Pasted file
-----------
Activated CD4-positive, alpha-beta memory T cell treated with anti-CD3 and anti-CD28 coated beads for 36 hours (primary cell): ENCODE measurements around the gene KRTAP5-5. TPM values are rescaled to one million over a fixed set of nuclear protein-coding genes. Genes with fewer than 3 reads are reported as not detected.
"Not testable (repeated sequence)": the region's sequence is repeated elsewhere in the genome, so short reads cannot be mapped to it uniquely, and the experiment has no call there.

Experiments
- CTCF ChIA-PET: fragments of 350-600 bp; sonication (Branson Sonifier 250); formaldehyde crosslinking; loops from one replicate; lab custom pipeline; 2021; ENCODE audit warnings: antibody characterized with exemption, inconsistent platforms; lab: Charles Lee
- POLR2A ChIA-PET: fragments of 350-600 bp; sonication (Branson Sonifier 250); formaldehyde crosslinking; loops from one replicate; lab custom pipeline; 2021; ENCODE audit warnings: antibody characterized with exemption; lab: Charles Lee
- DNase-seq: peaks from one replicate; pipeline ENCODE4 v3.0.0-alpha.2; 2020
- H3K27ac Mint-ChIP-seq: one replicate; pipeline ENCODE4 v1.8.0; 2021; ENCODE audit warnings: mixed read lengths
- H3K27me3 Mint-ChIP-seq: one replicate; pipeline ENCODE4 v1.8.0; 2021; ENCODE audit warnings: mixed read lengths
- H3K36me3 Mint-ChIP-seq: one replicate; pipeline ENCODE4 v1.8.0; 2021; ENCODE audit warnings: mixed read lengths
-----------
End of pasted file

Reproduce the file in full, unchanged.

Activated CD4-positive, alpha-beta memory T cell treated with anti-CD3 and anti-CD28 coated beads for 36 hours (primary cell): ENCODE measurements around the gene KRTAP5-5. TPM values are rescaled to one million over a fixed set of nuclear protein-coding genes. Genes with fewer than 3 reads are reported as not detected.
"Not testable (repeated sequence)": the region's sequence is repeated elsewhere in the genome, so short reads cannot be mapped to it uniquely, and the experiment has no call there.

Experiments
- CTCF ChIA-PET: fragments of 350-600 bp; sonication (Branson Sonifier 250); formaldehyde crosslinking; loops from one replicate; lab custom pipeline; 2021; ENCODE audit warnings: antibody characterized with exemption, inconsistent platforms; lab: Charles Lee
- POLR2A ChIA-PET: fragments of 350-600 bp; sonication (Branson Sonifier 250); formaldehyde crosslinking; loops from one replicate; lab custom pipeline; 2021; ENCODE audit warnings: antibody characterized with exemption; lab: Charles Lee
- DNase-seq: peaks from one replicate; pipeline ENCODE4 v3.0.0-alpha.2; 2020
- H3K27ac Mint-ChIP-seq: one replicate; pipeline ENCODE4 v1.8.0; 2021; ENCODE audit warnings: mixed read lengths
- H3K27me3 Mint-ChIP-seq: one replicate; pipeline ENCODE4 v1.8.0; 2021; ENCODE audit warnings: mixed read lengths
- H3K36me3 Mint-ChIP-seq: one replicate; pipeline ENCODE4 v1.8.0; 2021; ENCODE audit warnings: mixed read lengths